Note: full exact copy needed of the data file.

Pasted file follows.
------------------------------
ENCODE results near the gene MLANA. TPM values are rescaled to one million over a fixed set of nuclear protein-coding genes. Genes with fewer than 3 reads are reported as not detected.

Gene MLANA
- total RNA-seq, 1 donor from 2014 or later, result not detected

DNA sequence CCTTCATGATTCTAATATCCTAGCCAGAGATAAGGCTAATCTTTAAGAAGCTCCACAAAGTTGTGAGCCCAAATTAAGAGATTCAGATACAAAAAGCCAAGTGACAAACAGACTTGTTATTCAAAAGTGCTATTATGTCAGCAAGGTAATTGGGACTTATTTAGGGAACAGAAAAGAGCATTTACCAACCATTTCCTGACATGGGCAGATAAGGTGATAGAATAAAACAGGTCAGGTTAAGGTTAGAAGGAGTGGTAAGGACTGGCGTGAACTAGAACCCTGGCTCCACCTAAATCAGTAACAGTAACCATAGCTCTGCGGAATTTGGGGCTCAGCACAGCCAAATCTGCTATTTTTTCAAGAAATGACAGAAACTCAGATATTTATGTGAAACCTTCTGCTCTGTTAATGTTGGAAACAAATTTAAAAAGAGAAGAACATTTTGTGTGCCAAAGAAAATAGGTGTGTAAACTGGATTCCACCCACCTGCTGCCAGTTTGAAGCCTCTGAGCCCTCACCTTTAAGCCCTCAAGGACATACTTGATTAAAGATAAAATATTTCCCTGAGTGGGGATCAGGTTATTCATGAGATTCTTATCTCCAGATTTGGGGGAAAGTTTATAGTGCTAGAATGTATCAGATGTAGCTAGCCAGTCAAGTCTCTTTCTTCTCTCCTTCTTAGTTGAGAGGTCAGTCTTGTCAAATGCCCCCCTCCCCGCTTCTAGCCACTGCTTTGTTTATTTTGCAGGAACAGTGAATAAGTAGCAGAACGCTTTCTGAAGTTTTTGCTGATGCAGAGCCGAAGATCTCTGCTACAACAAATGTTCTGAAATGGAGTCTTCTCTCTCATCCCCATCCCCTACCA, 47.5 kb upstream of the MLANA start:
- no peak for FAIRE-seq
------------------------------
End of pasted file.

ENCODE results near the gene MLANA. TPM values are rescaled to one million over a fixed set of nuclear protein-coding genes. Genes with fewer than 3 reads are reported as not detected.

Gene MLANA
- total RNA-seq, 1 donor from 2014 or later, result not detected

DNA sequence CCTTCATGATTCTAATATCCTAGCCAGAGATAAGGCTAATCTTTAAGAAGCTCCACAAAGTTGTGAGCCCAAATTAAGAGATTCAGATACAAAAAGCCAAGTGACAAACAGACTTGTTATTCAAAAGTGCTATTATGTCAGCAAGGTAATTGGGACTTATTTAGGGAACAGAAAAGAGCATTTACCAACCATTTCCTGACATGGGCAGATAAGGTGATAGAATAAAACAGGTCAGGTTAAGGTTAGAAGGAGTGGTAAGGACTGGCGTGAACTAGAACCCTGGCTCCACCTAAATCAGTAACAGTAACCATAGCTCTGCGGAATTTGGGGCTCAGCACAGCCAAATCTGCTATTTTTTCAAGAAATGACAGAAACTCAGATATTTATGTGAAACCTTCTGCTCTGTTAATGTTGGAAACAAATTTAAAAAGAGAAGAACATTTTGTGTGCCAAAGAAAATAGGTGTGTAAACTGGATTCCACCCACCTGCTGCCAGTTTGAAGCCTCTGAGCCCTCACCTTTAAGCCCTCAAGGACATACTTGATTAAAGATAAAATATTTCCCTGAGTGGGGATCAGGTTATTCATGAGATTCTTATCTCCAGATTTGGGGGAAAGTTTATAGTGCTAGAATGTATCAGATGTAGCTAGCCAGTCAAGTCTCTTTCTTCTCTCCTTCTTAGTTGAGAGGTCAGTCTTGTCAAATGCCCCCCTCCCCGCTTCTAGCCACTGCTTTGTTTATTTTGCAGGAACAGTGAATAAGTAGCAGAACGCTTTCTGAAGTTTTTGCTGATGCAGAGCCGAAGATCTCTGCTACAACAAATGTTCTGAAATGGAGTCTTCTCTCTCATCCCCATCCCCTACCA, 47.5 kb upstream of the MLANA start:
- no peak for FAIRE-seq